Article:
The baby and the placenta aren't the only things in the womb of a mom-to-be. The uterus is also filled with amniotic fluid — and the levels can be an issue for some moms. Many women end up with an excess fluid level, which can indicate an issue with the baby and make the belly even bigger and harder to manage.
Polyhydramnios happens often with gestational diabetes. If the sugar levels aren't controlled, then they pass on to the baby, and the baby puts out excess waste, which goes into the fluid, Doctors will keep an extra eye on the issue to make sure that the baby continues to grow and develop as it should.
Babies need about 40 weeks in the womb to grow and develop to term, but many enter the world a couple of months before that. Premature birth can happen to any mom, but it's more likely to happen to older moms, especially since they are more likely to go through complications that could cause an early birth.
Babies are more likely to be preemies if they have birth defects or genetic issues or if their moms have preeclampsia or other health struggles. And moms of multiples could also end up giving birth early. Premature babies face a lot of struggles and could face lifelong physical and developmental issues, so doctors will be on the alert with older moms to try to avoid a birth that comes too soon.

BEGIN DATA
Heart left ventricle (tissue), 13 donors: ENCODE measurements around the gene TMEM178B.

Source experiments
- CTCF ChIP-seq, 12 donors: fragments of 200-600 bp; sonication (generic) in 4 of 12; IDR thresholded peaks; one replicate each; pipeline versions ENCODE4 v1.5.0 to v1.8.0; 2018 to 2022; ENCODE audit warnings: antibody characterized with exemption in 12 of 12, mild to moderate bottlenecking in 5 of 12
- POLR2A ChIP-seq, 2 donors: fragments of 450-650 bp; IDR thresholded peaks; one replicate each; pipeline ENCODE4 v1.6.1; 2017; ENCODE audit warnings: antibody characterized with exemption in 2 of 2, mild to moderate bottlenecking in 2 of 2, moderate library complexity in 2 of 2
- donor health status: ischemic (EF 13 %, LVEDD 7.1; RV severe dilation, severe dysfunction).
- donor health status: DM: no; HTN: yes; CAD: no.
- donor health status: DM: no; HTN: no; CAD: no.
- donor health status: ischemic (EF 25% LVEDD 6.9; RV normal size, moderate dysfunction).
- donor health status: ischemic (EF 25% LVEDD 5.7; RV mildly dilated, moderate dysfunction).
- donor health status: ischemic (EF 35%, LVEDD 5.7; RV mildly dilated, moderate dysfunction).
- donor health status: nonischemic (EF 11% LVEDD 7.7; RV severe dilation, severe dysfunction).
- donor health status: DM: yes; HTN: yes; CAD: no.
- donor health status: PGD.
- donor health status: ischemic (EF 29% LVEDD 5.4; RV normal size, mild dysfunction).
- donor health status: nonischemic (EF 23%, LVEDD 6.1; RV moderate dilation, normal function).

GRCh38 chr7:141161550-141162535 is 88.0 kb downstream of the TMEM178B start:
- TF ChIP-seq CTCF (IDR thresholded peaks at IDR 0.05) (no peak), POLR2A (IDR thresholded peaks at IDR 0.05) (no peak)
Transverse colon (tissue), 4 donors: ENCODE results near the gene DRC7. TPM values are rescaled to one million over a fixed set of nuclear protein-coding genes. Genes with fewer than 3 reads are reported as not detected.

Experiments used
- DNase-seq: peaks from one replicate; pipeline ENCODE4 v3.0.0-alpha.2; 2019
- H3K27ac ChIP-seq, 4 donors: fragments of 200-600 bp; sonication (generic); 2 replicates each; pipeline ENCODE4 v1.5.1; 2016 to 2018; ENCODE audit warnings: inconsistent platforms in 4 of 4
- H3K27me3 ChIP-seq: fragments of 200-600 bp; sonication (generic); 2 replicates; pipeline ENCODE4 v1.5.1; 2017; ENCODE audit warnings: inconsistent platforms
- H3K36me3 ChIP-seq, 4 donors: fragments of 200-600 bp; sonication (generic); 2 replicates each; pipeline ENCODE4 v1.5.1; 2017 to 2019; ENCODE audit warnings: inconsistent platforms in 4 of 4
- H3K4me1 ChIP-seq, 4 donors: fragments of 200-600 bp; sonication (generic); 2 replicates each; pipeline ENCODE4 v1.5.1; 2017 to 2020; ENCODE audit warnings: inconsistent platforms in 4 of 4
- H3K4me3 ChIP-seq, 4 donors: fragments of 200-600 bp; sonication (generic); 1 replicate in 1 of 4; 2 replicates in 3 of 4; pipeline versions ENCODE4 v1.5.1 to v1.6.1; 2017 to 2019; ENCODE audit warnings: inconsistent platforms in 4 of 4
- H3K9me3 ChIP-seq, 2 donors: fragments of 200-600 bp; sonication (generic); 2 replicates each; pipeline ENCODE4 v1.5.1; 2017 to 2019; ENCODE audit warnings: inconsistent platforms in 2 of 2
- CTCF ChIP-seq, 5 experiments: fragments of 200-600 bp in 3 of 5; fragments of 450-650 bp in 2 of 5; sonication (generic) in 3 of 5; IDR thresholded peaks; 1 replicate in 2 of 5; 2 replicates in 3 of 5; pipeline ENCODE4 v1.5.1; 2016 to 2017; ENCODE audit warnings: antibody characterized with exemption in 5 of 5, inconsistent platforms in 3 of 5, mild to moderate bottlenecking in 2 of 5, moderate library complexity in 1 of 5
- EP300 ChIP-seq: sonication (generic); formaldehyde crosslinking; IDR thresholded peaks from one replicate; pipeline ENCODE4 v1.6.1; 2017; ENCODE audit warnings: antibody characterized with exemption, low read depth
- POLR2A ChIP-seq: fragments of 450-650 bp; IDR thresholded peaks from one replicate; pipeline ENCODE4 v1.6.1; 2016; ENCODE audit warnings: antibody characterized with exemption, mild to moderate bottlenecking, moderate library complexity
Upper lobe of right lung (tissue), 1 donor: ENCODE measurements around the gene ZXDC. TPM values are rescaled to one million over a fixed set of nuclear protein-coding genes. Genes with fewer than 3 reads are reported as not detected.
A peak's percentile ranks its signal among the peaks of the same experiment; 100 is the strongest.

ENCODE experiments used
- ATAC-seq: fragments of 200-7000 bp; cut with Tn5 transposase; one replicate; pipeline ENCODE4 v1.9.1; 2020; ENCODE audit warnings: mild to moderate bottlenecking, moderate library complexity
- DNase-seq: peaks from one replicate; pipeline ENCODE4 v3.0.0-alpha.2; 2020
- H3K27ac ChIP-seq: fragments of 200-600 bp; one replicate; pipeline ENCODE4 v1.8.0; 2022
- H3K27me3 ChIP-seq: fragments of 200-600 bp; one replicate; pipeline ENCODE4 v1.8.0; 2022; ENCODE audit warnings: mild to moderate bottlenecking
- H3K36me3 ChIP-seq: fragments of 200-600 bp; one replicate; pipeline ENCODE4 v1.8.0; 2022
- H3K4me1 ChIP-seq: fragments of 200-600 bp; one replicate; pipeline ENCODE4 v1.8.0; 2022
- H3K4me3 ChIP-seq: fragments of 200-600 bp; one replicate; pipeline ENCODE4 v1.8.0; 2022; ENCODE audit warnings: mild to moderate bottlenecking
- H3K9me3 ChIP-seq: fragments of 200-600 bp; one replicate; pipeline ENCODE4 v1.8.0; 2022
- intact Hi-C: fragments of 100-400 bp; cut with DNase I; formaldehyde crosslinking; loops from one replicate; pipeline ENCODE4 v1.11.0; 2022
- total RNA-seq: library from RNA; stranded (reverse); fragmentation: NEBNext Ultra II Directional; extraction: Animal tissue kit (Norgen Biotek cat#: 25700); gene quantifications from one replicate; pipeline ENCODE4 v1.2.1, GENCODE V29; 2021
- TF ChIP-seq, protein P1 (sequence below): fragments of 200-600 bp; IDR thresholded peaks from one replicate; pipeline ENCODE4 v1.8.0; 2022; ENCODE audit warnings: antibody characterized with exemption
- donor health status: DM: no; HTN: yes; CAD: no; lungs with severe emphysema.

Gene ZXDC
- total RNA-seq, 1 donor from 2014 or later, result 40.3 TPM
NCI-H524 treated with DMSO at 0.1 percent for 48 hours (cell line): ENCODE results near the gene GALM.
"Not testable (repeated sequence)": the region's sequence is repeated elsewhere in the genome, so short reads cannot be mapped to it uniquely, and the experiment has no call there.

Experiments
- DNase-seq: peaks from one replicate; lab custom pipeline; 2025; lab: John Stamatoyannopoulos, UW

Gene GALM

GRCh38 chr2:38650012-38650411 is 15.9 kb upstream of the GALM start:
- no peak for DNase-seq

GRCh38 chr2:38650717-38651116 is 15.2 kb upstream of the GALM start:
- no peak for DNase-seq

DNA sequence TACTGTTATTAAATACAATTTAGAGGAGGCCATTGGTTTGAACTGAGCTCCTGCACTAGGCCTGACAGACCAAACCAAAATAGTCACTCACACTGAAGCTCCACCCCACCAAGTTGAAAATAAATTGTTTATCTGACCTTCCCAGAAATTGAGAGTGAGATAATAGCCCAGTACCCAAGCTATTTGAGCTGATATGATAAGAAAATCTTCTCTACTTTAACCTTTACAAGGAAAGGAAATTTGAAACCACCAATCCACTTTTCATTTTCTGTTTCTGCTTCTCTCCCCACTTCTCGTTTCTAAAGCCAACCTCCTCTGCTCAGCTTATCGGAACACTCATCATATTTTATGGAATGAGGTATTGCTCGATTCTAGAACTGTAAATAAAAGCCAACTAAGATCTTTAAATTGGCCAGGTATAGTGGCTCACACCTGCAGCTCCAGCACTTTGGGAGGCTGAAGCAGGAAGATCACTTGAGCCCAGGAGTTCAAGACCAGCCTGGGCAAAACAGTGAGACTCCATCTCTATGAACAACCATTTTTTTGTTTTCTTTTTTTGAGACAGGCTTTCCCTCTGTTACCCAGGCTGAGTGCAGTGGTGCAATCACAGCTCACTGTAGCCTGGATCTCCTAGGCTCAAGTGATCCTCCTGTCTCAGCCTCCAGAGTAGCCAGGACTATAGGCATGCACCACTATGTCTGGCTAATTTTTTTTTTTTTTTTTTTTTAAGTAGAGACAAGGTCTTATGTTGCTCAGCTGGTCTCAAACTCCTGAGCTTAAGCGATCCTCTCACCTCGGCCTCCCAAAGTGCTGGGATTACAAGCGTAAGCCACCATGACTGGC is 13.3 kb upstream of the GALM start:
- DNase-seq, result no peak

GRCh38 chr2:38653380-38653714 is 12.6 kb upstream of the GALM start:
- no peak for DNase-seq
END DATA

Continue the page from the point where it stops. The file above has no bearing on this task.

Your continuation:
The plasma in a mom is very important when she is pregnant, since her baby depends on that red stuff as well. It's what provides oxygen and nutrition to the baby, so the mom's supply goes up a lot during the pregnancy.
We've already mentioned the possibility of vascular issues for the mom, but that also includes an increased likelihood that clots could form. That's a possibility for every pregnancy, but if the mom is older, she's more likely to have high levels that could lead to clots which could be in any part of the body. It's most likely in the legs but could mean an increased danger for a stroke. Some older moms might have to be on thinner meds to make sure that they are safe from issues.